Dahlia Lithwick of Slate reports on the Supreme Court hearing the case of Westboro Baptist Church vs. the family of a dead soldier.
The facts of Snyder v. Phelps are probably already familiar to you, which familiarity assuredly delights the members of the tiny Westboro Church. The Phelps clan stages protests at, among other things, military funerals, to make the point that American soldiers are dying because of American tolerance of homosexuality and other assorted sins. Albert Snyder prevailed at a jury trial on claims that the Phelps demonstration at his son’s funeral was an invasion of his privacy and an intentional infliction of emotional distress. He won almost $11 million in damages; an award that was halved by the trial court judge and then overturned completely by the 4th Circuit Court of Appeals, which determined that the Phelps protest was protected free speech under Supreme Court precedent. The Supreme Court agreed to take the case. Everyone in America wondered why.
Well, wonder no more, my friends. It appears that at least a few of the justices really, really, really just hate the Phelps family and its manner of protest, and they might even be willing to whip up a little new First Amendment law to prove it.
The argument can be made that we already have a whole slew of restrictions on the First Amendment; libel and slander laws have withstood challenges, as have public persons being subjected to parody and scorn (i.e. Larry Flynt vs. Jerry Falwell). And then there are the old standards such as yelling “Fire!” in a crowded theatre (unless there really is one), “fighting words,” incitement to violence, George Carlin’s famous seven words, and child pornography. An argument can be made that what the Phelps clan is doing falls under those exceptions and therefore the judgment against them should stand. And I suppose if you really wanted to go out on a limb, you could make the case that the Phelps’ argument that God hates fags or anyone is unproven; first they have to prove that there’s a God and that it is capable of hatred, and they are the legitimate purveyors of that message.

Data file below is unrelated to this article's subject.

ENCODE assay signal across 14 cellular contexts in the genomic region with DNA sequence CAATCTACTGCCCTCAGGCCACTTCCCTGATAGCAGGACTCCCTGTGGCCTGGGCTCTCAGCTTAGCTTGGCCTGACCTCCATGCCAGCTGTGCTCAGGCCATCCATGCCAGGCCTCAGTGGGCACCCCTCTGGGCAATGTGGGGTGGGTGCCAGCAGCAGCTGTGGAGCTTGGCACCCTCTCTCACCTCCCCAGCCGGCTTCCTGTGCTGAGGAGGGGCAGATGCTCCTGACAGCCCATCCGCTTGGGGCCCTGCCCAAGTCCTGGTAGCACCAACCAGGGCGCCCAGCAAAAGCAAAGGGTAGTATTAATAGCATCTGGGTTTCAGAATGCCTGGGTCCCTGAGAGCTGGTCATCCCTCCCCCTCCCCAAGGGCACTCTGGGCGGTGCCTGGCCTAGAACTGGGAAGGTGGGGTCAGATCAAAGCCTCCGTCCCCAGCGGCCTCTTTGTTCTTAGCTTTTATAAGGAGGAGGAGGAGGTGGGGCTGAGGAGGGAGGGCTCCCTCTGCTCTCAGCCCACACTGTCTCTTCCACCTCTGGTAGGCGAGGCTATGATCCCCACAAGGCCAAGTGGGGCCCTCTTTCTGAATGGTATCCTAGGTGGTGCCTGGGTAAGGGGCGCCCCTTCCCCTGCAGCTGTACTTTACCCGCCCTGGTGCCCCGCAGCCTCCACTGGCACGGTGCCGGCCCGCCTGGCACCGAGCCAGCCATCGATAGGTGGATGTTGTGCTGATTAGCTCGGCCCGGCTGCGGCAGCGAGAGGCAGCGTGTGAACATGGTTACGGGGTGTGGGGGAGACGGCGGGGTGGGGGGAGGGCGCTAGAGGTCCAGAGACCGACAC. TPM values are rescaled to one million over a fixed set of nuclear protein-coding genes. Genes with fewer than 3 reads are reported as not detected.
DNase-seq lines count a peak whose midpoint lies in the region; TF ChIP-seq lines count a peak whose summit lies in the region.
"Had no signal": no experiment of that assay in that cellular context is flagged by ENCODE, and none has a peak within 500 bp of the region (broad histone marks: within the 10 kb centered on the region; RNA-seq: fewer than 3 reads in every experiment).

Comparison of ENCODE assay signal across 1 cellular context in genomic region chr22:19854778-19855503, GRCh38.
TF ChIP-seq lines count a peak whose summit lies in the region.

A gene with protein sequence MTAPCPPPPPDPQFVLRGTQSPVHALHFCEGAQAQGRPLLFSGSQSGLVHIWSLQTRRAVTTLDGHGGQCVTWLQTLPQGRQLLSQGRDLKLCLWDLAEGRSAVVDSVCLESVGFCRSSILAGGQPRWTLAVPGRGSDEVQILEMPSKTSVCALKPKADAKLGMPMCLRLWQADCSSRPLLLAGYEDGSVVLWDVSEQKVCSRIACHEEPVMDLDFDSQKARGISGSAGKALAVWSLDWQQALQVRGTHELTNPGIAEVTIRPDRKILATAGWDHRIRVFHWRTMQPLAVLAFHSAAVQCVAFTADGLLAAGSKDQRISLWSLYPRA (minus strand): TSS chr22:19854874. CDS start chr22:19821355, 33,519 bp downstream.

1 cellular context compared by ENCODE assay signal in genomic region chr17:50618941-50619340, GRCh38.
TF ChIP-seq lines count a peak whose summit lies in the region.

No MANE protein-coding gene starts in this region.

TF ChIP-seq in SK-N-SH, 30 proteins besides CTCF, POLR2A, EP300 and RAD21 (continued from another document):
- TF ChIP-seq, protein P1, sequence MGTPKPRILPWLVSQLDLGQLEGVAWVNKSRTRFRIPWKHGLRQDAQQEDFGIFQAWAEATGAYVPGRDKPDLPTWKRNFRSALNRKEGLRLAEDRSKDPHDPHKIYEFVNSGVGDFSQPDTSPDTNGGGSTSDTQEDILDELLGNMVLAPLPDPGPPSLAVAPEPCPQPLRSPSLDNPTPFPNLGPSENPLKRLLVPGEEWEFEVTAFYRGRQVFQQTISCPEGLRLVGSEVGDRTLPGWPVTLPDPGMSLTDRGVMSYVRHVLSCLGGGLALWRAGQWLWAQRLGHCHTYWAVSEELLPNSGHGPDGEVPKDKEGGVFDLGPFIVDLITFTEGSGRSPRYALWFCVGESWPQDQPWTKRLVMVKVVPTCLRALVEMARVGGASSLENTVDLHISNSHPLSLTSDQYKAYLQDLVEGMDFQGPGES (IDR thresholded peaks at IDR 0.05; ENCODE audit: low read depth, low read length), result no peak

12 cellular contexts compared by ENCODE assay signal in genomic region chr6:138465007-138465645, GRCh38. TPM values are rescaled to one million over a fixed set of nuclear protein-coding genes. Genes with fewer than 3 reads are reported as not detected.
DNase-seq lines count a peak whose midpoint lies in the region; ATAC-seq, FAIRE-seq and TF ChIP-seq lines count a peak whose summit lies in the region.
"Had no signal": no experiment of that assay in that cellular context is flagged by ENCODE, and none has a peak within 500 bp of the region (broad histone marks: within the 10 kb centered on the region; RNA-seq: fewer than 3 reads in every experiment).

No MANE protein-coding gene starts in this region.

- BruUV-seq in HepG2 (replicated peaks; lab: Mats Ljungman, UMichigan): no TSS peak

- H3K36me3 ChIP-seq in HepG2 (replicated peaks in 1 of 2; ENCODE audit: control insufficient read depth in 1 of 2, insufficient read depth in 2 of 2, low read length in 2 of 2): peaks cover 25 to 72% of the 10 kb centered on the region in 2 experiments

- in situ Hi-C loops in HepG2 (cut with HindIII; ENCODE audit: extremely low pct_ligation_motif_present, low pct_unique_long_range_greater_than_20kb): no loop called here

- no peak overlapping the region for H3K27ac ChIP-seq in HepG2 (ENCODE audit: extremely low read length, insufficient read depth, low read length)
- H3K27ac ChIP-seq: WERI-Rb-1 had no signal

In one sense I would like nothing better than for the Supreme Court to rule 9-0 that the Snyder family is entitled to the multi-million dollar judgment and that the tiny little group that make up those pathetic people of Westboro Baptist Church are driven out of sight and never heard from again. But that’s the visceral response, and the law and the Constitution are the bulwark against such responses. There’s no telling how the Court will rule; they’re not beyond coming up with some creative interpretations of the Constitution that seem to fit into the category of judicial activism; Citizens United and Bush v. Gore being two examples, and there are those who say the same about Roe v. Wade and Brown v. Board of Education. Ms. Lithwick sums it up pretty well:
The headline writers are going to say that the justices “struggled” with this case. That may be so, but what they struggled with has very little to do with the law, which rather clearly protects even the most offensive speech about public matters such as war and morality. They are struggling here with the facts, which they hate. Which we all hate. But looking at the parties through hate-colored glasses has never been the best way to think about the First Amendment. In fact, as I understand it, that’s why we needed a First Amendment in the first place.